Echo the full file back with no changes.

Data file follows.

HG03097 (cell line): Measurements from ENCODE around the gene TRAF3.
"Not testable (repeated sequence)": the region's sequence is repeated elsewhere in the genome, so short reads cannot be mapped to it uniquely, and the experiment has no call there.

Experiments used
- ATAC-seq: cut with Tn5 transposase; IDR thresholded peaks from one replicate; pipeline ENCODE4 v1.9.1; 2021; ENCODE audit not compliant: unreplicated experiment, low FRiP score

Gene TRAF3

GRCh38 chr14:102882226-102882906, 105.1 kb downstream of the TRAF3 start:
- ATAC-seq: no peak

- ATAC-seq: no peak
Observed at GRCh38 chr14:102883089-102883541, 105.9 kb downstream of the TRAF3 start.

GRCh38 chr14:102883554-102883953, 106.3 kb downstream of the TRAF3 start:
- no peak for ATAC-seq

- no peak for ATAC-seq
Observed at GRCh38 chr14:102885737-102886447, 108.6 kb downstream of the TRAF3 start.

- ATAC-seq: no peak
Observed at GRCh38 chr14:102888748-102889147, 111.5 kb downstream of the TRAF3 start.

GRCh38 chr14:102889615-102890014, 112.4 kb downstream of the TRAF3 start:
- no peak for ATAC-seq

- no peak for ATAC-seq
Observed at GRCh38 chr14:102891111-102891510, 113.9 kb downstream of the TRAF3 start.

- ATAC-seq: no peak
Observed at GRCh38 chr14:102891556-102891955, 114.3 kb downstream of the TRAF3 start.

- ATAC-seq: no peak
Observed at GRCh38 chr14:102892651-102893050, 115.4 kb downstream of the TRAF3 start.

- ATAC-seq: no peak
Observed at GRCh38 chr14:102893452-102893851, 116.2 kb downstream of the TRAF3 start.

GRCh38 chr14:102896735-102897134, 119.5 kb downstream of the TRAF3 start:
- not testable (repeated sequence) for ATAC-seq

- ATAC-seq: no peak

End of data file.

HG03097 (cell line): Measurements from ENCODE around the gene TRAF3.
"Not testable (repeated sequence)": the region's sequence is repeated elsewhere in the genome, so short reads cannot be mapped to it uniquely, and the experiment has no call there.

Experiments used
- ATAC-seq: cut with Tn5 transposase; IDR thresholded peaks from one replicate; pipeline ENCODE4 v1.9.1; 2021; ENCODE audit not compliant: unreplicated experiment, low FRiP score

Gene TRAF3

GRCh38 chr14:102882226-102882906, 105.1 kb downstream of the TRAF3 start:
- ATAC-seq: no peak

- ATAC-seq: no peak
Observed at GRCh38 chr14:102883089-102883541, 105.9 kb downstream of the TRAF3 start.

GRCh38 chr14:102883554-102883953, 106.3 kb downstream of the TRAF3 start:
- no peak for ATAC-seq

- no peak for ATAC-seq
Observed at GRCh38 chr14:102885737-102886447, 108.6 kb downstream of the TRAF3 start.

- ATAC-seq: no peak
Observed at GRCh38 chr14:102888748-102889147, 111.5 kb downstream of the TRAF3 start.

GRCh38 chr14:102889615-102890014, 112.4 kb downstream of the TRAF3 start:
- no peak for ATAC-seq

- no peak for ATAC-seq
Observed at GRCh38 chr14:102891111-102891510, 113.9 kb downstream of the TRAF3 start.

- ATAC-seq: no peak
Observed at GRCh38 chr14:102891556-102891955, 114.3 kb downstream of the TRAF3 start.

- ATAC-seq: no peak
Observed at GRCh38 chr14:102892651-102893050, 115.4 kb downstream of the TRAF3 start.

- ATAC-seq: no peak
Observed at GRCh38 chr14:102893452-102893851, 116.2 kb downstream of the TRAF3 start.

GRCh38 chr14:102896735-102897134, 119.5 kb downstream of the TRAF3 start:
- not testable (repeated sequence) for ATAC-seq

- ATAC-seq: no peak